[A]dvances in medicine and science have eroded the assumptions of 30—and 50—years ago. Casey recognized that “time has overtaken some of Roe’s factual assumptions,” including about abortion risks and the timing of viability. […] Casey thought that those changes “have no bearing on the validity of Roe’s central holding, that viability marks the earliest point at which the State’s interest in fetal life is constitutionally adequate to justify a legislative ban on nontherapeutic abortions.” […] Whatever the truth of that statement in 1992, events have left it behind. Advances in “neonatal and medical science” […], now show that an unborn child has “taken on ‘the human form’ in all relevant respects” by 12 weeks’ gestation […]. Knowledge of when the unborn are sensitive “to pain” has progressed considerably[…] And while the Roe Court thought there was no “consensus” among those “trained in … medicine” as to whether “life … is present throughout pregnancy,” […], the Court has since acknowledged that “by common understanding and scientific terminology, a fetus is a living organism while within the womb,” before and after viability […]. Yet Casey and Roe still impede a State from acting on this information by prohibiting pre-viability abortions. The United States finds itself in the company of China and North Korea as some of the only countries that permit elective abortions after 20 weeks’ gestation.
4. Why the doctrine of stare decisis shouldn’t save Roe and Casey:
This Court should overrule Roe and Casey. Stare decisis is ‘at its weakest’ with constitutional rulings,” the brief states, “and the case for overruling here is overwhelming. Roe and Casey are egregiously wrong. They have proven hopelessly unworkable. They have inflicted profound damage. Decades of progress have overtaken them. Reliance interests do not support retaining them. And nothing but a full break from those cases can stem the harms they have caused.” […]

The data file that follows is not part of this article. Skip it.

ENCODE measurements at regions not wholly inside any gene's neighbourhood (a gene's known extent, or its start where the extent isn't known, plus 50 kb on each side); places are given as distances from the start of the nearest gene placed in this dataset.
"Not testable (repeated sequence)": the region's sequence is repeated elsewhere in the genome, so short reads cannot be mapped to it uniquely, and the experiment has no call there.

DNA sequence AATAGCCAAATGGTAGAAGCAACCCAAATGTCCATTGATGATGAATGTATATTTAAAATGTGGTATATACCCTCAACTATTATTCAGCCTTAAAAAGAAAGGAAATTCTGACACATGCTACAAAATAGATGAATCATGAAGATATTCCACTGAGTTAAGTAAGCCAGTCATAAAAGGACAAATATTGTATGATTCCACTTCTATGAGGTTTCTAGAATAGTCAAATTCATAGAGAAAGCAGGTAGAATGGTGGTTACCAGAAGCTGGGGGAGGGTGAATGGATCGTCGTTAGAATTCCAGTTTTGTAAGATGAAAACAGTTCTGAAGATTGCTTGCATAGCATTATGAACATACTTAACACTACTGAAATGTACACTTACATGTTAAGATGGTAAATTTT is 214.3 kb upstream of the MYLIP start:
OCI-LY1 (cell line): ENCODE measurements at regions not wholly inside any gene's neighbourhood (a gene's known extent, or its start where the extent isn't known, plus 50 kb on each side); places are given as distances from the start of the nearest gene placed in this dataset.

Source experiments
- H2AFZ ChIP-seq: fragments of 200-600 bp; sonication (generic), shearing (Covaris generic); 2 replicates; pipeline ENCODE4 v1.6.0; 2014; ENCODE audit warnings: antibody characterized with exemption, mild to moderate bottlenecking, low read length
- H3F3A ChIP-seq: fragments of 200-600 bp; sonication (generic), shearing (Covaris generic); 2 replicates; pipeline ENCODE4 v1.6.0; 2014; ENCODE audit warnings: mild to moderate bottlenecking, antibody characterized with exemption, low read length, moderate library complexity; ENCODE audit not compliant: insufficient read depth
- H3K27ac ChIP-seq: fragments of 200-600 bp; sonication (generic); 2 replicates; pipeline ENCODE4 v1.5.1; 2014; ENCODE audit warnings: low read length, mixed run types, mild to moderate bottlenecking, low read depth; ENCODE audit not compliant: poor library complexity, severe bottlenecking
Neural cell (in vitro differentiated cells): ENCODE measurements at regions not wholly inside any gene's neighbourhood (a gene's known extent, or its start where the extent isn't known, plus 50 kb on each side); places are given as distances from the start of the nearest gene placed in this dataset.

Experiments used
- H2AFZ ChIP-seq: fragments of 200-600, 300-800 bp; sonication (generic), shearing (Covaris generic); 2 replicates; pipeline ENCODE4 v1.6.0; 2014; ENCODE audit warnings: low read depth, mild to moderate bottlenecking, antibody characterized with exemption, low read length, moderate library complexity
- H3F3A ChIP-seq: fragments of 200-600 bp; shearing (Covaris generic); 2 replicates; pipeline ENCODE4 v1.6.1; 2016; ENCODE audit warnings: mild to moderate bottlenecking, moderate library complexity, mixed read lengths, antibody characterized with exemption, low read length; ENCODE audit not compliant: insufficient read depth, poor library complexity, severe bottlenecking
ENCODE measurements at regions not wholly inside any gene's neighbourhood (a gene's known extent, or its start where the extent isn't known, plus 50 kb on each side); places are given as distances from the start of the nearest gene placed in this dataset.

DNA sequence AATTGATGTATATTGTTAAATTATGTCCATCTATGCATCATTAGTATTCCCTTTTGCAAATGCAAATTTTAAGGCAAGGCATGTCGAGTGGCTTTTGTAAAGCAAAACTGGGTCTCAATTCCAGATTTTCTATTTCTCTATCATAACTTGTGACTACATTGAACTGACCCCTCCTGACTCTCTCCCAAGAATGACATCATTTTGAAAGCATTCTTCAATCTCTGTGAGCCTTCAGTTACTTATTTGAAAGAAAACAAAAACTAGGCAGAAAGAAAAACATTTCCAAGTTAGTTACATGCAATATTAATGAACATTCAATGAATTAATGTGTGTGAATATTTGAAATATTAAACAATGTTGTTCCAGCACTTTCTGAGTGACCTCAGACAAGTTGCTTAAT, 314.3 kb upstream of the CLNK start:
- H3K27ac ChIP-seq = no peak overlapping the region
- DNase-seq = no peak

Roe and Casey do not raise reliance interests in the traditional sense at all. This Court has invoked reliance interests most strongly where upending a precedent could broadly undercut reasonable expectations that have formed the basis for long-term plans and commitments that cannot readily be unwound, as “in cases involving property and contract rights.” […] Casey itself appeared to acknowledge that a judicially announced right to abortion does not call up any traditional form of reliance. […] Abortion, it said, is “customarily … an unplanned response to … unplanned activity,” and arguably “reproductive planning could take virtually immediate account of” a change in the law. […]